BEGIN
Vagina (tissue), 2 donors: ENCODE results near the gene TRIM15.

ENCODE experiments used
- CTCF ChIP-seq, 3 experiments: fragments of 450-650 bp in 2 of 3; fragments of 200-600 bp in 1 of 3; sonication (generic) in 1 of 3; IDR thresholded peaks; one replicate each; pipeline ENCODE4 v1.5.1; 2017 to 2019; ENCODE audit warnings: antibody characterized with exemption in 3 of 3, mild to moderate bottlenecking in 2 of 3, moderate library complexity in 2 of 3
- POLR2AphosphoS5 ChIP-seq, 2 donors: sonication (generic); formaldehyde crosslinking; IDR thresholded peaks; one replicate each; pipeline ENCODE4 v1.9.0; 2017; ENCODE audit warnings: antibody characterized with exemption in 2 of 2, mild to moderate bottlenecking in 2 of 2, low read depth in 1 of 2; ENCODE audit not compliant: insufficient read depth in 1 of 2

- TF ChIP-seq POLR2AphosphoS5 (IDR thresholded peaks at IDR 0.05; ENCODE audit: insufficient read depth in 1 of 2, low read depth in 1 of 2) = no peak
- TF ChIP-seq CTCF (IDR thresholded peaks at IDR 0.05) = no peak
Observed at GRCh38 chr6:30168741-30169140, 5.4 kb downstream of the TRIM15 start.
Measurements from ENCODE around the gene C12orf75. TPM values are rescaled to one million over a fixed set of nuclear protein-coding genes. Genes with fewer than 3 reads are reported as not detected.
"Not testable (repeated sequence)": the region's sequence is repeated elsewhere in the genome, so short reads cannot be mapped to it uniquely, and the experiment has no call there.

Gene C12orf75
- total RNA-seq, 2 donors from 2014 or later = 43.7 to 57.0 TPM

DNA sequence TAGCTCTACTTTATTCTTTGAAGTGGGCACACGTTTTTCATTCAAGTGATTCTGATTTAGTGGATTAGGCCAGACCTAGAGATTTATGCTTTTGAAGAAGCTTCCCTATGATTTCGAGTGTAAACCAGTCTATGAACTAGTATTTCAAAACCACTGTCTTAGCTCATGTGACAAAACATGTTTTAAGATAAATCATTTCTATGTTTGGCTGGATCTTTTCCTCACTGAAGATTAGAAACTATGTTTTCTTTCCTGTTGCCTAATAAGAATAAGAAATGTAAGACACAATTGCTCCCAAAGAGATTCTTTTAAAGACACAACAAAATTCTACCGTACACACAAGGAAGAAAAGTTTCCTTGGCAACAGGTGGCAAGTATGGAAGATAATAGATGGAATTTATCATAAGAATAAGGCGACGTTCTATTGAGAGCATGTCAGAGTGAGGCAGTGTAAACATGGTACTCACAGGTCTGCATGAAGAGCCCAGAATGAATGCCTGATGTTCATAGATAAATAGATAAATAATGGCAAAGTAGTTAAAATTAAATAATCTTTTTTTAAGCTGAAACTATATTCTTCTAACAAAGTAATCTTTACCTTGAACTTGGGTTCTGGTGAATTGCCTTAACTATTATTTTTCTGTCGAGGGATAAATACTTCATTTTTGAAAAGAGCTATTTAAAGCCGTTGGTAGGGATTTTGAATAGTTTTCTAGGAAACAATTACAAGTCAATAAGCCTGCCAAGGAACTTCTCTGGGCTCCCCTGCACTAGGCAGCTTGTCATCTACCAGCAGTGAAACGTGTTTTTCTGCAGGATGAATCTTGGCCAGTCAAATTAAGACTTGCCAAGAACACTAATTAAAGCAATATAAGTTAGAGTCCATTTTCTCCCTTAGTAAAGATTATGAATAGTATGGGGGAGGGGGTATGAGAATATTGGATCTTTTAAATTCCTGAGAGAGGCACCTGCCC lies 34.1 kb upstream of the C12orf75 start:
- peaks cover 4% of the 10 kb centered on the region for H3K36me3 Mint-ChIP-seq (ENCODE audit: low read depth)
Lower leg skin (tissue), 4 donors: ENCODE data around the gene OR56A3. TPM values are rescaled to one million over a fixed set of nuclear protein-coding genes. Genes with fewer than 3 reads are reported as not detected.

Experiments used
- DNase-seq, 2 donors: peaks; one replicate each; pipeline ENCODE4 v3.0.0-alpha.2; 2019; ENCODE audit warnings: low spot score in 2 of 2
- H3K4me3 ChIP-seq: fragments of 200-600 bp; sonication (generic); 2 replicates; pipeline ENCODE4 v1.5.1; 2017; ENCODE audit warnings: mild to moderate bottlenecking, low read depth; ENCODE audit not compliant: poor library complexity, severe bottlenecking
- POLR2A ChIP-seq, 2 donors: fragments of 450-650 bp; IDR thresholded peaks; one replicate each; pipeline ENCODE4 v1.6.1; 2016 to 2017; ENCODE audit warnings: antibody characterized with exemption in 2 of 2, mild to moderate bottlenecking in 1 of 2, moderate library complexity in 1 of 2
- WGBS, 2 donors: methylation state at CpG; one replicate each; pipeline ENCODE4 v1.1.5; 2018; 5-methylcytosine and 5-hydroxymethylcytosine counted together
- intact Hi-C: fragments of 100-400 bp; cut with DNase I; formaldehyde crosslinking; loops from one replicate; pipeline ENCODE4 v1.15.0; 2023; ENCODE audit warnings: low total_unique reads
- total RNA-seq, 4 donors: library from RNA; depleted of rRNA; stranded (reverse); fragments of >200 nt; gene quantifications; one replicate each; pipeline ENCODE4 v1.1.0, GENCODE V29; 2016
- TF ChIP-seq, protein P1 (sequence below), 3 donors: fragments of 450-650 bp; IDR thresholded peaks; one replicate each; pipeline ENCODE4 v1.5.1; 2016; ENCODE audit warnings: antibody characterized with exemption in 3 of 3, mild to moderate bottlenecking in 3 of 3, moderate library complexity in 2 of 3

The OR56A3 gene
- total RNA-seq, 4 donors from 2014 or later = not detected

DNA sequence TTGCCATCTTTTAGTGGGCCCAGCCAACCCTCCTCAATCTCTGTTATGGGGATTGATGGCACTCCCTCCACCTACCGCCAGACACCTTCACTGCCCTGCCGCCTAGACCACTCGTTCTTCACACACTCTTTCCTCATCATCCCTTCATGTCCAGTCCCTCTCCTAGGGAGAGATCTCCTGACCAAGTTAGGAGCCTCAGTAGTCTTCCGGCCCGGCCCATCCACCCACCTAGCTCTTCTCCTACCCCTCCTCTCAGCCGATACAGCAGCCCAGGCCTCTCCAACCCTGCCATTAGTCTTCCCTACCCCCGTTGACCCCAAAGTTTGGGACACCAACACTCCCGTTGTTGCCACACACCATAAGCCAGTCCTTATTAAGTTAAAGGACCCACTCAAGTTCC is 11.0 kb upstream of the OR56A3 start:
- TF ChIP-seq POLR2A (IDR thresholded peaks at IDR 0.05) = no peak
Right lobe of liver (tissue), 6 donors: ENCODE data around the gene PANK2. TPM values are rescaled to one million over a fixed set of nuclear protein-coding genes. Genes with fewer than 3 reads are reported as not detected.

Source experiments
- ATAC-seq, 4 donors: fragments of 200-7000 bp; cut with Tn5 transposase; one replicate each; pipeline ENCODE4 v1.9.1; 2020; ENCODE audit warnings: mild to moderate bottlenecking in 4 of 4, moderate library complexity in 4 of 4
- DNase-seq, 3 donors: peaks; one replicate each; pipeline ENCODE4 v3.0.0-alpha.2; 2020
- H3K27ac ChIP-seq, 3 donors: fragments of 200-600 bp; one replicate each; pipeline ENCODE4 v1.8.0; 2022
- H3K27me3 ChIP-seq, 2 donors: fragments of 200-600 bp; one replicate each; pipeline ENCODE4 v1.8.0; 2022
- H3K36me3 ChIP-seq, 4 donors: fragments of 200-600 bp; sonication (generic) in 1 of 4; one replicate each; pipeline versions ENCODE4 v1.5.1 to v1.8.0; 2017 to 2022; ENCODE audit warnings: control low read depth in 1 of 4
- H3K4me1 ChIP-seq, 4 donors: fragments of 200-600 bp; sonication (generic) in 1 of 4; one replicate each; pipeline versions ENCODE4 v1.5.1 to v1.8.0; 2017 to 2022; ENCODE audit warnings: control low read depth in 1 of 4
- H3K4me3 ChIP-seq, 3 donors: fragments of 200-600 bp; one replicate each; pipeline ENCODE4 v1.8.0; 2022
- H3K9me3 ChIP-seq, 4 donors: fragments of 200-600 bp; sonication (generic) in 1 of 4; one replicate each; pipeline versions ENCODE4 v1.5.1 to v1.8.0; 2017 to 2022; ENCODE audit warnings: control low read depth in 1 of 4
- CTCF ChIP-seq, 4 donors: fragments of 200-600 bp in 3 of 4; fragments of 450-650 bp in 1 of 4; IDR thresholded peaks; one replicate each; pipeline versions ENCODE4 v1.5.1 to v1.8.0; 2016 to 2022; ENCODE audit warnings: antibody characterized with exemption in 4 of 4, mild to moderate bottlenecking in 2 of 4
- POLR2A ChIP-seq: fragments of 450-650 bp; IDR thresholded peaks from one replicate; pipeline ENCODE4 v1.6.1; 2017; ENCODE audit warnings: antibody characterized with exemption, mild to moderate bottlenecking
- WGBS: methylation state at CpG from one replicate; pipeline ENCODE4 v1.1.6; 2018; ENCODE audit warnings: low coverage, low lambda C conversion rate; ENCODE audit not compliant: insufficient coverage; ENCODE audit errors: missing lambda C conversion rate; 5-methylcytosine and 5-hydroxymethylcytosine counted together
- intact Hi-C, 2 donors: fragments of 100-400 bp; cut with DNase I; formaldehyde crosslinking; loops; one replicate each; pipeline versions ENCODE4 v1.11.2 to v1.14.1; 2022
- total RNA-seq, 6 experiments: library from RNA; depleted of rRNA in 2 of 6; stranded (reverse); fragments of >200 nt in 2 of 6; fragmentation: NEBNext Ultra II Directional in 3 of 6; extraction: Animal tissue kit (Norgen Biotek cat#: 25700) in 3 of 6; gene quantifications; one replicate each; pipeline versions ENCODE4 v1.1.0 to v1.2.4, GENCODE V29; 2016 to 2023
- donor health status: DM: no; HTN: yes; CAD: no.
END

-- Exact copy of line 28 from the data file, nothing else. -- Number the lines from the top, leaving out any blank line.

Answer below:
Source experiments